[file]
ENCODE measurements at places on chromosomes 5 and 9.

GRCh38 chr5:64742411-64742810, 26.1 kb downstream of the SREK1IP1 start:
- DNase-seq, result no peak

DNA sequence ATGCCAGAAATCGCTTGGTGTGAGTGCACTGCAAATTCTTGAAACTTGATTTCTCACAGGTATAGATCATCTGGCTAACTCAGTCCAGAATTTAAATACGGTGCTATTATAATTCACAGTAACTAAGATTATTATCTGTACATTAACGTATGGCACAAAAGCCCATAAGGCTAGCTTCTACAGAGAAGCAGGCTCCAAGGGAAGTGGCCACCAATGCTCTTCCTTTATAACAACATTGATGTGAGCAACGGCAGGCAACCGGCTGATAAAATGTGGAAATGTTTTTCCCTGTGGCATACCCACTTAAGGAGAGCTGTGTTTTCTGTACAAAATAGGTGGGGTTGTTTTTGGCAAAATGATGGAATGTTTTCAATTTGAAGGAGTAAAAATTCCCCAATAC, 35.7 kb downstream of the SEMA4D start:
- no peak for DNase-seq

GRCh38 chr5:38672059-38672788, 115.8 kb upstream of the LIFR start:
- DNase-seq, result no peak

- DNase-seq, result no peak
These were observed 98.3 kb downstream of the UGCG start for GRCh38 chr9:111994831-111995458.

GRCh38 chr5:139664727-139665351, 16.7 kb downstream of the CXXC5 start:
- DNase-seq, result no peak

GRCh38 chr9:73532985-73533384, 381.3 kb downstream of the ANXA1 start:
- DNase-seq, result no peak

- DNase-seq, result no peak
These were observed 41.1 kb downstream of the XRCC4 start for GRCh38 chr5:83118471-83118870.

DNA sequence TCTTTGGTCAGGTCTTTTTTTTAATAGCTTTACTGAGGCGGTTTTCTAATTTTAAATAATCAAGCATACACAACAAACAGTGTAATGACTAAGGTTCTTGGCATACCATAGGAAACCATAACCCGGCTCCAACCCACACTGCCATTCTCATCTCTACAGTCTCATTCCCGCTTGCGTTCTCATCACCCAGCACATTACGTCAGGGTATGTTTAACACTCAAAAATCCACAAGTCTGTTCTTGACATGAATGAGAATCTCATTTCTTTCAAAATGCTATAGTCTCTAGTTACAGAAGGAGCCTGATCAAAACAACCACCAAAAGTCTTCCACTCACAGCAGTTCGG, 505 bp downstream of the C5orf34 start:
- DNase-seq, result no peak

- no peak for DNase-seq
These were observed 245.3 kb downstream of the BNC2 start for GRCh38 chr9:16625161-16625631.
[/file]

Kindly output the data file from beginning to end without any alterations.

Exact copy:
ENCODE measurements at places on chromosomes 5 and 9.

GRCh38 chr5:64742411-64742810, 26.1 kb downstream of the SREK1IP1 start:
- DNase-seq, result no peak

DNA sequence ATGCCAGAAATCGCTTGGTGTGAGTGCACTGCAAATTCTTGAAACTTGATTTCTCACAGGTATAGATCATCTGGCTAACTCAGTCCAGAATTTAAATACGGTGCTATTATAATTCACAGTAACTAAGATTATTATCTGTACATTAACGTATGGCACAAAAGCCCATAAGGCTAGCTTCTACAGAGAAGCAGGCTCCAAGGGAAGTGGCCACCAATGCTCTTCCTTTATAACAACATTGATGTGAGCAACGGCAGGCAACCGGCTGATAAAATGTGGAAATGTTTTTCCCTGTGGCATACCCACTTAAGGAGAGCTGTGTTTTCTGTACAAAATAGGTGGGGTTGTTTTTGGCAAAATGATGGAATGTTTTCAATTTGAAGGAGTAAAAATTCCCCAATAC, 35.7 kb downstream of the SEMA4D start:
- no peak for DNase-seq

GRCh38 chr5:38672059-38672788, 115.8 kb upstream of the LIFR start:
- DNase-seq, result no peak

- DNase-seq, result no peak
These were observed 98.3 kb downstream of the UGCG start for GRCh38 chr9:111994831-111995458.

GRCh38 chr5:139664727-139665351, 16.7 kb downstream of the CXXC5 start:
- DNase-seq, result no peak

GRCh38 chr9:73532985-73533384, 381.3 kb downstream of the ANXA1 start:
- DNase-seq, result no peak

- DNase-seq, result no peak
These were observed 41.1 kb downstream of the XRCC4 start for GRCh38 chr5:83118471-83118870.

DNA sequence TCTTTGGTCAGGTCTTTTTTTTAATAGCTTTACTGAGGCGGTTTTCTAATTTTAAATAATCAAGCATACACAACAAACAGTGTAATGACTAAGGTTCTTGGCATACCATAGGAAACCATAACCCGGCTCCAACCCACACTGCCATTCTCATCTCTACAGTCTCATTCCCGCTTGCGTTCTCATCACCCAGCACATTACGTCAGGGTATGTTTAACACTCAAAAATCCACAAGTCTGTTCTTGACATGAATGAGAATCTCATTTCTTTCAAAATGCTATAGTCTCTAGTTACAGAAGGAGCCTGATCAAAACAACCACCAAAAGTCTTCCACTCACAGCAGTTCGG, 505 bp downstream of the C5orf34 start:
- DNase-seq, result no peak

- no peak for DNase-seq
These were observed 245.3 kb downstream of the BNC2 start for GRCh38 chr9:16625161-16625631.